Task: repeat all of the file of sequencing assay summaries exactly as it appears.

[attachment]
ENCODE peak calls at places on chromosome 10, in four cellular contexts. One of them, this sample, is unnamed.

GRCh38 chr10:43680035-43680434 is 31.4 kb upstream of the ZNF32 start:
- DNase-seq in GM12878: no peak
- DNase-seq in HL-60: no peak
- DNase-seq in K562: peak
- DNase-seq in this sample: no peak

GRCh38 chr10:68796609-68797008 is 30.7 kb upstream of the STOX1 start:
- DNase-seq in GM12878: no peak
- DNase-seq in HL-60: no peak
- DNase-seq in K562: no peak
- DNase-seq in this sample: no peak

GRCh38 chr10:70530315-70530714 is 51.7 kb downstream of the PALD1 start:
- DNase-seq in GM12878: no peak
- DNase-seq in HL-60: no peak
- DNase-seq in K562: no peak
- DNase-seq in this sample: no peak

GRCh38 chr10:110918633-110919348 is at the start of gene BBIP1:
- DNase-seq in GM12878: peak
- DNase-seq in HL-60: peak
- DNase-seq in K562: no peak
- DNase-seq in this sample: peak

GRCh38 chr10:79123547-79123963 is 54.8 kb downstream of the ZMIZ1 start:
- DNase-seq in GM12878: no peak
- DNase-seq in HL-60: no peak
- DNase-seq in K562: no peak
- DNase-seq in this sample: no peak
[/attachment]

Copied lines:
ENCODE peak calls at places on chromosome 10, in four cellular contexts. One of them, this sample, is unnamed.

GRCh38 chr10:43680035-43680434 is 31.4 kb upstream of the ZNF32 start:
- DNase-seq in GM12878: no peak
- DNase-seq in HL-60: no peak
- DNase-seq in K562: peak
- DNase-seq in this sample: no peak

GRCh38 chr10:68796609-68797008 is 30.7 kb upstream of the STOX1 start:
- DNase-seq in GM12878: no peak
- DNase-seq in HL-60: no peak
- DNase-seq in K562: no peak
- DNase-seq in this sample: no peak

GRCh38 chr10:70530315-70530714 is 51.7 kb downstream of the PALD1 start:
- DNase-seq in GM12878: no peak
- DNase-seq in HL-60: no peak
- DNase-seq in K562: no peak
- DNase-seq in this sample: no peak

GRCh38 chr10:110918633-110919348 is at the start of gene BBIP1:
- DNase-seq in GM12878: peak
- DNase-seq in HL-60: peak
- DNase-seq in K562: no peak
- DNase-seq in this sample: peak

GRCh38 chr10:79123547-79123963 is 54.8 kb downstream of the ZMIZ1 start:
- DNase-seq in GM12878: no peak
- DNase-seq in HL-60: no peak
- DNase-seq in K562: no peak
- DNase-seq in this sample: no peak